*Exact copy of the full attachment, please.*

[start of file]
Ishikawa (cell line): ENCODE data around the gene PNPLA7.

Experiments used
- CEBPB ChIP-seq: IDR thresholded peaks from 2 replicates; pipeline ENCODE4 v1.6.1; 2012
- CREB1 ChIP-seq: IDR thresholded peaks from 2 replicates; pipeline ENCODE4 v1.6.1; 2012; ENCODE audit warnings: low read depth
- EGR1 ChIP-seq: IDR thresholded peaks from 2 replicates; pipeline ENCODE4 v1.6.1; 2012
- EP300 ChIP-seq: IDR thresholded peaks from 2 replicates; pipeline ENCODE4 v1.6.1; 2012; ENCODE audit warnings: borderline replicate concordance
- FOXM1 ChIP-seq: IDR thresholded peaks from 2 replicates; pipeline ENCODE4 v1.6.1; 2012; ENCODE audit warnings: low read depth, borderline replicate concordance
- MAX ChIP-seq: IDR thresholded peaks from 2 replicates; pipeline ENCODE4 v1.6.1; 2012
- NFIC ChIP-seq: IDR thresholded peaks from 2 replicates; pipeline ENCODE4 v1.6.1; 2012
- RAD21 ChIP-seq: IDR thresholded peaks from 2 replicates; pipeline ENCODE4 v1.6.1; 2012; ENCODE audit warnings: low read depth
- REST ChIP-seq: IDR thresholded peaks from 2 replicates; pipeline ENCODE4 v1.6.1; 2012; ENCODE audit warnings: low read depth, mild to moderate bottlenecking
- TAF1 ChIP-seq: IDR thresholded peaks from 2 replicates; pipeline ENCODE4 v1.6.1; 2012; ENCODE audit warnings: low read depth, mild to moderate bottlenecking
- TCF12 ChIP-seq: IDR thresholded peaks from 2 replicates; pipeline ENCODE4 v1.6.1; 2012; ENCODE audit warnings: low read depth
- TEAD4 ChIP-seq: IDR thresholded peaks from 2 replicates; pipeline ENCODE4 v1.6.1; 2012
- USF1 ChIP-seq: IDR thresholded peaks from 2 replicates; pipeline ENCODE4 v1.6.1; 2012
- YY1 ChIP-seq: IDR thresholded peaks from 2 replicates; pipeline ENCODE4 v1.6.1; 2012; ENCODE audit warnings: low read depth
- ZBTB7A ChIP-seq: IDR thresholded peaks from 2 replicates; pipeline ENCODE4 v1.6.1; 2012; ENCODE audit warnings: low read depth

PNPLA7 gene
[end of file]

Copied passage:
Ishikawa (cell line): ENCODE data around the gene PNPLA7.

Experiments used
- CEBPB ChIP-seq: IDR thresholded peaks from 2 replicates; pipeline ENCODE4 v1.6.1; 2012
- CREB1 ChIP-seq: IDR thresholded peaks from 2 replicates; pipeline ENCODE4 v1.6.1; 2012; ENCODE audit warnings: low read depth
- EGR1 ChIP-seq: IDR thresholded peaks from 2 replicates; pipeline ENCODE4 v1.6.1; 2012
- EP300 ChIP-seq: IDR thresholded peaks from 2 replicates; pipeline ENCODE4 v1.6.1; 2012; ENCODE audit warnings: borderline replicate concordance
- FOXM1 ChIP-seq: IDR thresholded peaks from 2 replicates; pipeline ENCODE4 v1.6.1; 2012; ENCODE audit warnings: low read depth, borderline replicate concordance
- MAX ChIP-seq: IDR thresholded peaks from 2 replicates; pipeline ENCODE4 v1.6.1; 2012
- NFIC ChIP-seq: IDR thresholded peaks from 2 replicates; pipeline ENCODE4 v1.6.1; 2012
- RAD21 ChIP-seq: IDR thresholded peaks from 2 replicates; pipeline ENCODE4 v1.6.1; 2012; ENCODE audit warnings: low read depth
- REST ChIP-seq: IDR thresholded peaks from 2 replicates; pipeline ENCODE4 v1.6.1; 2012; ENCODE audit warnings: low read depth, mild to moderate bottlenecking
- TAF1 ChIP-seq: IDR thresholded peaks from 2 replicates; pipeline ENCODE4 v1.6.1; 2012; ENCODE audit warnings: low read depth, mild to moderate bottlenecking
- TCF12 ChIP-seq: IDR thresholded peaks from 2 replicates; pipeline ENCODE4 v1.6.1; 2012; ENCODE audit warnings: low read depth
- TEAD4 ChIP-seq: IDR thresholded peaks from 2 replicates; pipeline ENCODE4 v1.6.1; 2012
- USF1 ChIP-seq: IDR thresholded peaks from 2 replicates; pipeline ENCODE4 v1.6.1; 2012
- YY1 ChIP-seq: IDR thresholded peaks from 2 replicates; pipeline ENCODE4 v1.6.1; 2012; ENCODE audit warnings: low read depth
- ZBTB7A ChIP-seq: IDR thresholded peaks from 2 replicates; pipeline ENCODE4 v1.6.1; 2012; ENCODE audit warnings: low read depth

PNPLA7 gene